Canadian Pizza Magazine

Ideas and inspiration

Stefanie Croley   

Features Business and Operations Marketing

Tips to take away from the inaugural Canadian Pizza Business Forum

Inspiring and informative were two buzzwords attendees used to describe the first-ever Canadian Pizza Business Forum.

Inspiring and informative were two buzzwords attendees used to describe the first-ever Canadian Pizza Business Forum. Held June 26 at the Waterloo Inn Conference Hotel in Waterloo, Ont., the forum was a perfect opportunity for independent pizzeria owners to refresh their minds with new business practices and rekindle their love for what they do.

The members of the afternoon panel (l-r Marina Rondinelli, Joe Leroux and Tom Stankiewicz) shared tried-and-true ways to outcompete the big chains.


Delegates of the show took in a fantastic day of listening to and interacting with presenters, including Diana Coutu, of Diana’s Gourmet Pizzeria in Winnipeg, and Scott Anthony of Fox’s Pizza Den in Punxsutawney, Penn. Best practices for outcompeting the big chains was the topic for the afternoon’s speaker panel, which included Marina Rondinelli, former owner of Rondo’s Pizza Plus in Bright’s Grove, Ont., Joe Leroux, owner of Amadio’s Pizza in Mississauga, Ont., and Tom Stankiewicz, owner of Bondi’s Pizza in London, Ont. Jeff Cling of Fuller Landau Chartered Accountants & Business Advisors in Toronto rounded off the afternoon with a session on financial planning. In between speakers, the trade show floor was alive with conversation and networking among delegates and representatives from 18 companies.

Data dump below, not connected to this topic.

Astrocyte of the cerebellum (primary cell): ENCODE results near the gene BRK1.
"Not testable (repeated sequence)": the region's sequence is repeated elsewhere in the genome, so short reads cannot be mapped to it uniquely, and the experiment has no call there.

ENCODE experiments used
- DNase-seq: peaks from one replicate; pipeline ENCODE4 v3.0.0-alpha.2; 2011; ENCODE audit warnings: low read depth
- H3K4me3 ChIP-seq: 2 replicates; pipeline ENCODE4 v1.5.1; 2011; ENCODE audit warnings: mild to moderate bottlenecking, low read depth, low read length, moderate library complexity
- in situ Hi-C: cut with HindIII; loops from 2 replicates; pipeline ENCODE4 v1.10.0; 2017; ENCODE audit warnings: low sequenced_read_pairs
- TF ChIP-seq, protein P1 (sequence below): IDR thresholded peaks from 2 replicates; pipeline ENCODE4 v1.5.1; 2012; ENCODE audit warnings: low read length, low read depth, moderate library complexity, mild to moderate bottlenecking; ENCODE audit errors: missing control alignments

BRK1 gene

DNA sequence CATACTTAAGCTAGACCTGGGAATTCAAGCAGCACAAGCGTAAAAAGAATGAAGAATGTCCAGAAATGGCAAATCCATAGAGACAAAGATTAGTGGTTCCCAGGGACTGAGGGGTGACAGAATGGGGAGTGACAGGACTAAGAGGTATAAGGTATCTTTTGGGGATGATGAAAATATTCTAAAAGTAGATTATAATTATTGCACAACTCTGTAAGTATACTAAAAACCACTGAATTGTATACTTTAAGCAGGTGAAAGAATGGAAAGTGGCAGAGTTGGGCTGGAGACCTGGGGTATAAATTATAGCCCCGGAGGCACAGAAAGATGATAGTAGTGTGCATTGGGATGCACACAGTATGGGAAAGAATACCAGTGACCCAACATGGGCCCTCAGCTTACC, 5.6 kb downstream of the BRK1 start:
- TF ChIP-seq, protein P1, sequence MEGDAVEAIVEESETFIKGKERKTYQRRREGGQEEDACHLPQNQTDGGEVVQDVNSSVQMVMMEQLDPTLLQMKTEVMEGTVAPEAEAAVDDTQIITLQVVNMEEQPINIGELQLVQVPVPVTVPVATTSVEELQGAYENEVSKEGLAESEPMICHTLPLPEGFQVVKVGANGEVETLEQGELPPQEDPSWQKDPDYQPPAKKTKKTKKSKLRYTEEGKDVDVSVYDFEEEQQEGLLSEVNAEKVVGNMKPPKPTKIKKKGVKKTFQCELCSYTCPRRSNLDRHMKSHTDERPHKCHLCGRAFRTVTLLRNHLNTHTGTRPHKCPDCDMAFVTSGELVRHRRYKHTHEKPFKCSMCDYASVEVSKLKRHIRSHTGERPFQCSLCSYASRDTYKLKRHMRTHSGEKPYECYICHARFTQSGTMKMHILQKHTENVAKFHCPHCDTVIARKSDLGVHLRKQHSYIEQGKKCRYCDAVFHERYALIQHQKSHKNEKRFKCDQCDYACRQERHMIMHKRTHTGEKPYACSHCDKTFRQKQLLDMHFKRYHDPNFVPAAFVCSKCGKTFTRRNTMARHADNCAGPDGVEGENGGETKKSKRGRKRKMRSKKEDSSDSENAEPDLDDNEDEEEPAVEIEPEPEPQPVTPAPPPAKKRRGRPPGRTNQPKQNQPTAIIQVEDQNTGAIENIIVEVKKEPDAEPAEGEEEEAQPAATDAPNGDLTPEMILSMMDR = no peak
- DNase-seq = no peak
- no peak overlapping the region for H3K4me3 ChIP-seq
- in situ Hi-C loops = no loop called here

The day would not have been possible without the generous support of our sponsors: Pizza Master distributed by Alfa Food Service (platinum), Stanislaus Food Products (gold), Saputo Foodservice (silver) and Dairy Farmers of Canada/Santa Lucia (bronze). Many thanks to XLT Ovens for sponsoring breakfast and coffee breaks, and Moretti Forni/Faema Canada for sponsoring the buffet lunch, with ingredients donated by Stanislaus Food Products and Saputo Foodservice. More thanks to all exhibitors, speakers and attendees.

Top 10 tips of the day
Create a USP